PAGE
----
Occupation: Communications analyst
Education: PhD, Sociolinguistics,
Currently lives in New York City
As both a linguist and a practicing data analyst, my expertise lies in evaluating the effectiveness of communications efforts and guiding messaging strategy.
My first full-time job after college was as a bilingual victim-witness advocate in Boston. For a year I listened to and translated peoples' experiences of crimes, during which time I was made aware of the intricacies of language. I gained a heightened awareness of the seemingly endless possibilities for miscommunications as well as an appreciation for the influence of communicative goals on the shape of a story. Who is conveying the "facts" and how they acquired this knowledge is paramount, as are the assumptions a hearer brings to the interpretation of the story.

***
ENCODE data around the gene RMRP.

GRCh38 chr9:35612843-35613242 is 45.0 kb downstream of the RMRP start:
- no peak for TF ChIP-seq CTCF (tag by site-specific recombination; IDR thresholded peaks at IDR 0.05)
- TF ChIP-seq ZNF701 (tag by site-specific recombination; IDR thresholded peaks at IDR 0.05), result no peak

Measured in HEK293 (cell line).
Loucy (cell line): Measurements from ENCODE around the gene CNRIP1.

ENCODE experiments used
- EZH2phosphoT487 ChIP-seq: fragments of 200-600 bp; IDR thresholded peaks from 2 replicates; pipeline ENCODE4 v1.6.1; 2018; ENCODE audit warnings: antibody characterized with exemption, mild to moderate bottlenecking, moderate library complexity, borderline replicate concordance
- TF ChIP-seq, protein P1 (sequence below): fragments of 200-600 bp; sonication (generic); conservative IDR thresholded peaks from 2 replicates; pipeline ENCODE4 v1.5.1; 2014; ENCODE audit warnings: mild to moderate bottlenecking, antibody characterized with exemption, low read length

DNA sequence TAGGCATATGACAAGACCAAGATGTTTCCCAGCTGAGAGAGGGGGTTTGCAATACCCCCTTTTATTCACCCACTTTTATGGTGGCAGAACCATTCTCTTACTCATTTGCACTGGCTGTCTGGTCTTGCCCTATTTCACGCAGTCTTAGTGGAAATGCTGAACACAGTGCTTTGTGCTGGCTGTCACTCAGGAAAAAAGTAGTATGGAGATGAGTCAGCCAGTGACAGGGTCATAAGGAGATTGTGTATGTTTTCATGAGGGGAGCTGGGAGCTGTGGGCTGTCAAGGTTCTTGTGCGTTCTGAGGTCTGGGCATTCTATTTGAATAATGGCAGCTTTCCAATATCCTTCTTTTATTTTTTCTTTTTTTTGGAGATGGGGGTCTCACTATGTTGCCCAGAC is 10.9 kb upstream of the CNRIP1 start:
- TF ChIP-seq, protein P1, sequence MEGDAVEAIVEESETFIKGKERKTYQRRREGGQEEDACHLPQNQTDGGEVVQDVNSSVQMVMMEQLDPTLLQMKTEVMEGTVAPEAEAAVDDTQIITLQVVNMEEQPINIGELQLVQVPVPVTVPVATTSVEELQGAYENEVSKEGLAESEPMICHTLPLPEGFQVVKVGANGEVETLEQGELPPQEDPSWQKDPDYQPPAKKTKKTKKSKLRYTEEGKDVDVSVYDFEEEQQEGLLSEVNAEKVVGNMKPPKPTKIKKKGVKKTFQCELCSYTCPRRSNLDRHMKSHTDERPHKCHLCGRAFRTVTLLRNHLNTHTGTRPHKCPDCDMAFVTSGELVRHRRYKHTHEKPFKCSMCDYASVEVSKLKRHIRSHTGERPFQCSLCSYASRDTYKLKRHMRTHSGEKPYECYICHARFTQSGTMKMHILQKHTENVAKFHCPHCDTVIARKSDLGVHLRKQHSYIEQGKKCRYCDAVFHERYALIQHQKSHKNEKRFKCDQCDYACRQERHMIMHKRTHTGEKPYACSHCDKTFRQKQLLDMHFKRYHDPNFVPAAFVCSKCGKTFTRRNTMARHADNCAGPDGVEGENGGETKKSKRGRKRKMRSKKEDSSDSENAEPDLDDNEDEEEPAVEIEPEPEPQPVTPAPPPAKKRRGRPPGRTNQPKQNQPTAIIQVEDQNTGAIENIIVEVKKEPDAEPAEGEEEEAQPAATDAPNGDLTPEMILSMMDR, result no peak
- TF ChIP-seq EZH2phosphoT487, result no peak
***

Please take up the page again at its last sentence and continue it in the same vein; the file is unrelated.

While completing a Master's degree in sociolinguistics at Georgetown University, I conducted multiple ethnographies – many in collaboration with peers – in diverse populations, including a group of business school students, a class of immigrant ESL students, and a small community in Washington, DC. One ethnography – known as The Talking Business Project (headed by Anna Marie Trester) – involved a team of researchers with various backgrounds. During my involvement as senior researcher, I collected data in the form of recordings and field notes, and was the ethnographer sent with the business students on their capstone trip to South Africa in 2011 as a participant-observer during the students' projects on leadership in developing markets.